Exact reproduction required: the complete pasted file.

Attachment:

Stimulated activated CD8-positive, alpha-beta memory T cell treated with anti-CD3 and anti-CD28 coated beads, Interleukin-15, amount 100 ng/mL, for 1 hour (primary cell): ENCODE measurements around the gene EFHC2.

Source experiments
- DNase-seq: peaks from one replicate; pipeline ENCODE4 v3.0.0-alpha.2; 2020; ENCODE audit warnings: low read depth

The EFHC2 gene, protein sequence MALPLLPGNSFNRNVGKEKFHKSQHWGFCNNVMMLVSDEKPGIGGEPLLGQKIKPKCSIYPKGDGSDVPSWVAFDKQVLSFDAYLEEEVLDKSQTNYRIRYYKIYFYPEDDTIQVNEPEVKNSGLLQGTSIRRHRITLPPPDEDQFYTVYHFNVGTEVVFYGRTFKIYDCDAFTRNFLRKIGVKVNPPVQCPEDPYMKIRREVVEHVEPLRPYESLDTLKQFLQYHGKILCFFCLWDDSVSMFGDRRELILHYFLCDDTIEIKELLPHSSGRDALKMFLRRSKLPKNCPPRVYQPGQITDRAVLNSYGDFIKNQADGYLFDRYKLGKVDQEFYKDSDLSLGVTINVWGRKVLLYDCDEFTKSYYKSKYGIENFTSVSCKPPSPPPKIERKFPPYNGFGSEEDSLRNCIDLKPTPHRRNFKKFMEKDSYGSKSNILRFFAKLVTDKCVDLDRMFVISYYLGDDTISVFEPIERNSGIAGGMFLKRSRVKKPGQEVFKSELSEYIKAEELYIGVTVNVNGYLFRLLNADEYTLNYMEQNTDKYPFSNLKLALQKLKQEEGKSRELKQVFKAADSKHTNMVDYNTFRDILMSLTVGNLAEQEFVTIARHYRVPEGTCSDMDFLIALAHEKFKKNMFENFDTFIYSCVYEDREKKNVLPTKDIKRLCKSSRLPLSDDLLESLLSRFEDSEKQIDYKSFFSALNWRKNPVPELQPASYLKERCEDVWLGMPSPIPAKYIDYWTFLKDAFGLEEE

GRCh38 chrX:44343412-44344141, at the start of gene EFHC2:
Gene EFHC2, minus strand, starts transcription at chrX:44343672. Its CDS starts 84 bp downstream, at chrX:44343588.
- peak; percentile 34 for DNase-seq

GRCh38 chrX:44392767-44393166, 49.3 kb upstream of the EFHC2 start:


Stimulated activated CD8-positive, alpha-beta memory T cell treated with anti-CD3 and anti-CD28 coated beads, Interleukin-15, amount 100 ng/mL, for 1 hour (primary cell): ENCODE measurements around the gene EFHC2.

Source experiments
- DNase-seq: peaks from one replicate; pipeline ENCODE4 v3.0.0-alpha.2; 2020; ENCODE audit warnings: low read depth

The EFHC2 gene, protein sequence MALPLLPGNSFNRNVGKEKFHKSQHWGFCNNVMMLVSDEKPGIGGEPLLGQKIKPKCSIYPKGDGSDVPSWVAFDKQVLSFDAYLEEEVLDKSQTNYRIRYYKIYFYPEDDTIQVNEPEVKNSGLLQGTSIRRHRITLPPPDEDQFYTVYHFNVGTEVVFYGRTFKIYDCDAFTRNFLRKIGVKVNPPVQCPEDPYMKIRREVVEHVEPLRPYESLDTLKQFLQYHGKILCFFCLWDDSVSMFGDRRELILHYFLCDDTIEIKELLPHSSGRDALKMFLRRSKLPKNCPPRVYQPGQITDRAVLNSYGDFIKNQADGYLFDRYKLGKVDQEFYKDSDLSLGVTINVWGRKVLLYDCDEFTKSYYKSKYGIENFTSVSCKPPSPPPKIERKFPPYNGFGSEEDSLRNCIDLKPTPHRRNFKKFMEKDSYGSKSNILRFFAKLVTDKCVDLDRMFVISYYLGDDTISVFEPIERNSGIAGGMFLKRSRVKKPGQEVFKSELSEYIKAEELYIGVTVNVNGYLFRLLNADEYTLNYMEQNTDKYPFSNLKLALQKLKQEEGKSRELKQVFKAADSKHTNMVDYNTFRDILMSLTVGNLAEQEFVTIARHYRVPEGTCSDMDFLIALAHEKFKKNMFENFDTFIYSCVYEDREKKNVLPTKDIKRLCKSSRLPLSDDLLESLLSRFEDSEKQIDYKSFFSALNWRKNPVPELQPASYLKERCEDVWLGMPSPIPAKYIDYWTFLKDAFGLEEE

GRCh38 chrX:44343412-44344141, at the start of gene EFHC2:
Gene EFHC2, minus strand, starts transcription at chrX:44343672. Its CDS starts 84 bp downstream, at chrX:44343588.
- peak; percentile 34 for DNase-seq

GRCh38 chrX:44392767-44393166, 49.3 kb upstream of the EFHC2 start: